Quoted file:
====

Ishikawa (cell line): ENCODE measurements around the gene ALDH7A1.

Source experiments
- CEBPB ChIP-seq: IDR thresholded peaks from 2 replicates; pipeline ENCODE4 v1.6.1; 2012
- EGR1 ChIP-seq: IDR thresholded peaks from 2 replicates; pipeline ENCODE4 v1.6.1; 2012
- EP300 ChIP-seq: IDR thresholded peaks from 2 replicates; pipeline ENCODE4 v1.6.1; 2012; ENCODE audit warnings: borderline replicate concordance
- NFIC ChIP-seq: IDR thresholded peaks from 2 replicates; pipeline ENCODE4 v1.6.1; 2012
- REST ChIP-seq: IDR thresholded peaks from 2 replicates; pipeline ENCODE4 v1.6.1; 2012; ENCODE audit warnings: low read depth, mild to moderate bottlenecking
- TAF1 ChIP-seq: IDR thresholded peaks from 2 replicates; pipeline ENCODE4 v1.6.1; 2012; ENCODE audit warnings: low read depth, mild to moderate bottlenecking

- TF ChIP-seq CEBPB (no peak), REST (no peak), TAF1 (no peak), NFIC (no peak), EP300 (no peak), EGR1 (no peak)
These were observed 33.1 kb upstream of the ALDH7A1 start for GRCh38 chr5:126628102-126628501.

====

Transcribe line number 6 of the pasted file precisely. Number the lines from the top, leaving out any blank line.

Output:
- NFIC ChIP-seq: IDR thresholded peaks from 2 replicates; pipeline ENCODE4 v1.6.1; 2012